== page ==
Training for a new Board of Trustees
West Berkshire Training Consortium
“The service we received from Action Planning was efficient, clear and very responsive. Felicia was brilliant. I was hanging off her every word. I was new to the role as well and the way she delivered it was really clear, concise, informative, interesting, engaging, and really well managed and delivered.”
Claire Richards, Interim Executive Director, WBTC
West Berkshire Training Consortium (WBTC) is a charity that provides high quality apprenticeships and training to organisations and young people across West Berkshire and beyond. It has trained more than 15,000 apprentices in a wide range of occupations, from business administration to warehousing.
Following a major refresh of the Trustee Board, the Chair and Managing Director were keen to ensure all Trustees were well informed about their role and responsibilities, and the practical realities of being a Trustee for the charity. We had worked with WBTC previously on a number of tasks and they asked us back to carry out Trustee training. We assigned the job to experienced governance and organisational effectiveness consultant Felicia Willow.
WBTC asked us for help with training the new Board up on the roles, responsibilities and duties of charity Trustees, as well as their role and the practical realities of areas such as non-delegable duties, strategic planning, risk management, financial oversight, good governance and the relationship between the Board and Interim Executive Director and within the Board itself.
Prior to the training, we had supported WBTC with a range of other services, including a governance and strategy away day, interim management support and the recruitment of seven new Trustees. Felicia had been closely involved in the recruitment process so she was able to ensure the training design met the range of needs and current understanding of each member of the Board.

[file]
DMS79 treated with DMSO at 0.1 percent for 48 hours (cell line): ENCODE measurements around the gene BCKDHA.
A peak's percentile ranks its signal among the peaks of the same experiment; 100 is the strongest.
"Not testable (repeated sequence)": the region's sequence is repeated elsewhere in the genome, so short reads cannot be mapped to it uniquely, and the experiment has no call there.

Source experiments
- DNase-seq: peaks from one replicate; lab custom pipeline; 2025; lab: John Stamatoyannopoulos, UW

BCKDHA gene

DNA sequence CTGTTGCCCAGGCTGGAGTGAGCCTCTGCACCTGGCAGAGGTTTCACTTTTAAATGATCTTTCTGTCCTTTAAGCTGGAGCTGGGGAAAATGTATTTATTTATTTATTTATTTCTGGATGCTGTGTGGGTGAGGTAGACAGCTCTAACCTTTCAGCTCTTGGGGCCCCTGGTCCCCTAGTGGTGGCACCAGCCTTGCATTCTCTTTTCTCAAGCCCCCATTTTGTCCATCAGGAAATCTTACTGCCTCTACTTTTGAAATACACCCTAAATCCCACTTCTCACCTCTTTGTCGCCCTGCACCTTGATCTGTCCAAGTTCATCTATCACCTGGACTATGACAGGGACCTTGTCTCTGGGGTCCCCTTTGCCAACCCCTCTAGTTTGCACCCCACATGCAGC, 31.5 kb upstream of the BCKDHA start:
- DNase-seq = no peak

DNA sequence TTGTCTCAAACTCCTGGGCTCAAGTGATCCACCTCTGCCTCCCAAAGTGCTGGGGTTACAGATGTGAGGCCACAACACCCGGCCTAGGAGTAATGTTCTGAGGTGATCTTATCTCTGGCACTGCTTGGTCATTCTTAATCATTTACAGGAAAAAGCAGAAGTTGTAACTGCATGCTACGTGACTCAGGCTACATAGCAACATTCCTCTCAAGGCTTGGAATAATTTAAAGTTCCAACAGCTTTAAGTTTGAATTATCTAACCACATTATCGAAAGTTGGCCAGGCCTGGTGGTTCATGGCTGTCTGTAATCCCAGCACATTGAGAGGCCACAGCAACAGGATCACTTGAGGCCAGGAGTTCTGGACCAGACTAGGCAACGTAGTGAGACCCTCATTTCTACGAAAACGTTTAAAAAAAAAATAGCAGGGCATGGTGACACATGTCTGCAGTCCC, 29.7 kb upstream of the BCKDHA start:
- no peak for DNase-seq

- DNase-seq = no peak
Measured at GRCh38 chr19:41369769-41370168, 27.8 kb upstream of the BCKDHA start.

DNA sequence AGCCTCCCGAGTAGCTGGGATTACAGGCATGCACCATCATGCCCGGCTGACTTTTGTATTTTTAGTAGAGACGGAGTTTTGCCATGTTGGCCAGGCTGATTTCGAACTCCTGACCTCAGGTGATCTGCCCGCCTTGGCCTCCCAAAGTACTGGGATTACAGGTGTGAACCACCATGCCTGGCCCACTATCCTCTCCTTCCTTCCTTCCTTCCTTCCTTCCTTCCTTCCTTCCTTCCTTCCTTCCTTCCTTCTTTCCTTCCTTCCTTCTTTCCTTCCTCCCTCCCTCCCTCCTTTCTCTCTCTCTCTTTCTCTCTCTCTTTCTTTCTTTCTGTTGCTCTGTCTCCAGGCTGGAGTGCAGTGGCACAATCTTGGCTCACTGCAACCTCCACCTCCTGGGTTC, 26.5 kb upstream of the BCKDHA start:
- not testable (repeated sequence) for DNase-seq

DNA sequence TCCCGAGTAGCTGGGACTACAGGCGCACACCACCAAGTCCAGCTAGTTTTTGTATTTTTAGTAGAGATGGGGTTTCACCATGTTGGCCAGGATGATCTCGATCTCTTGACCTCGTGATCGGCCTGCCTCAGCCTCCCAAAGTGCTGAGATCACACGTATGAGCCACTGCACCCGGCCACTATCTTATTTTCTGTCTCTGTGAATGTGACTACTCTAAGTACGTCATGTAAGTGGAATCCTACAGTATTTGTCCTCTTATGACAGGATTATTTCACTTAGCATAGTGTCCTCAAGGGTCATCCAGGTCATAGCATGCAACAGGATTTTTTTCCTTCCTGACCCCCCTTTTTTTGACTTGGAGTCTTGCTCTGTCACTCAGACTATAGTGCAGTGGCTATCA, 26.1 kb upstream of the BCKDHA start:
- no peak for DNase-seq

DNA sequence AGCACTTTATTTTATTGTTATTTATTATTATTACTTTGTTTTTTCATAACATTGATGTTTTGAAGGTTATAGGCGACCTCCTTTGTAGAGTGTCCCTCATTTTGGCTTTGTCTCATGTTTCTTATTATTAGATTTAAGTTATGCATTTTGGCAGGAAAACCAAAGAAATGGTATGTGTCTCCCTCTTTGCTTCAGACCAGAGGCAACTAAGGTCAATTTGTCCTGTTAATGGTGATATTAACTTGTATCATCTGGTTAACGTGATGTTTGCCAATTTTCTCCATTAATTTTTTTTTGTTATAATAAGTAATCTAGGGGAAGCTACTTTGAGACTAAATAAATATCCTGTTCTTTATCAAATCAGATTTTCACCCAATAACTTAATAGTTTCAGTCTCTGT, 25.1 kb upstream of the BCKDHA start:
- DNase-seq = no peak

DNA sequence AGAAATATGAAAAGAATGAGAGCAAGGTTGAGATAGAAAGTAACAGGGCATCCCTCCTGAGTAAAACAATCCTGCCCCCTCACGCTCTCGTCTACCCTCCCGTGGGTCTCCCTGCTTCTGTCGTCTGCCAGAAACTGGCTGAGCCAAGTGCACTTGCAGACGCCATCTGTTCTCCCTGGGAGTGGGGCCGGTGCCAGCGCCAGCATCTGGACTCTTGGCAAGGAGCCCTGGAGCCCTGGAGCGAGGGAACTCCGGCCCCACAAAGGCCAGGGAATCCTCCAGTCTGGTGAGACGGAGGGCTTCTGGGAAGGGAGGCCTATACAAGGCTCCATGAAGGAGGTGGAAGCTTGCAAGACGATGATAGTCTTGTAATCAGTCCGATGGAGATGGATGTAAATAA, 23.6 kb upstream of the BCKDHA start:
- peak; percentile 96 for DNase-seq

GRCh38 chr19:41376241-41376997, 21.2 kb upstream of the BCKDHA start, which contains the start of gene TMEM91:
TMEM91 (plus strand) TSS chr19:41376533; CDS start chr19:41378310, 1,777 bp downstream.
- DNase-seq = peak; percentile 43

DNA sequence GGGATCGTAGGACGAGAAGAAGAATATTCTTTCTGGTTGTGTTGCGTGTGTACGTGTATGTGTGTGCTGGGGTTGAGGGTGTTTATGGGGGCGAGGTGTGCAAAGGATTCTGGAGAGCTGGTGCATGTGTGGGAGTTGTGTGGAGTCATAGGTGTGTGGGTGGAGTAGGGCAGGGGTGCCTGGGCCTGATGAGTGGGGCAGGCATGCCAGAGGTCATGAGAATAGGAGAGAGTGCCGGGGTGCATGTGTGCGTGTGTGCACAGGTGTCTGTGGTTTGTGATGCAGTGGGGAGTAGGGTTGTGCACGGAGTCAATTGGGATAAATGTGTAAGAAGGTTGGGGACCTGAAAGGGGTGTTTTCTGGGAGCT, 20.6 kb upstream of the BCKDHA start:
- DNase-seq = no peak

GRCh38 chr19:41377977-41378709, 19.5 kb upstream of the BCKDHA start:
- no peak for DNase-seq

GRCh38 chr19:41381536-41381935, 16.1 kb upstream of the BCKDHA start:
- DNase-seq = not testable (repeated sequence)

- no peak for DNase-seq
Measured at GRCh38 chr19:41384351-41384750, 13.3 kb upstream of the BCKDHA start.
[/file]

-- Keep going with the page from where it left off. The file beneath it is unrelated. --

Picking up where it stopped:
She then designed and delivered a training programme that covered the essential information all Trustees have to know, with activities and discussions to help them understand how charity rules and best practice guidance work in the real world.
One of the benefits of holding the workshop online was the ability to be flexible about the number of attendees. All the partners were able to attend from their bases in Africa, India and Nepal, and they were able to bring colleagues with specific finance responsibilities.
For the three follow-up sessions, Sean was able to draft in two other Action Planning associates to join him in answering questions and sharing their knowledge and expertise. This inclusion of different voices added an engaging dynamic to the sessions.
The Trustees enjoyed the half day training and came away with a much stronger understanding of their roles and responsibilities, as well as a good understanding of the potential risks that often impact charities when problems in good governance arise. They also had the opportunity to get to know each other and their new Interim Executive Director, Claire Richards, better, and to begin the process of building themselves up as an effective team.
“It was really good to go through all the charitable objectives and to revisit what all of that meant,” says Claire. It was a very positive and informative session, which gave very clear guidelines as to what was expected and helped to form relationships. They all found it very, very useful and quite enlightening.”
Consultant’s insight:All Trustees need training – even those who have been on Boards for many years. Rules and guidance change and it can be easy to lose sight of what it is like on the other side of the table. Across the sector, confusion around Trustee roles is one of the top causes of conflict and crisis in charities, so a good Trustee is always learning.
Everyone turned up to the day with an open mind and a willingness to learn – and had a laugh along the way. As a trainer who has sat on both sides of the charity Board table, it was great to see how keen everyone was to ask questions and to hear some of the many stories about governance gone wrong – and how to avoid it!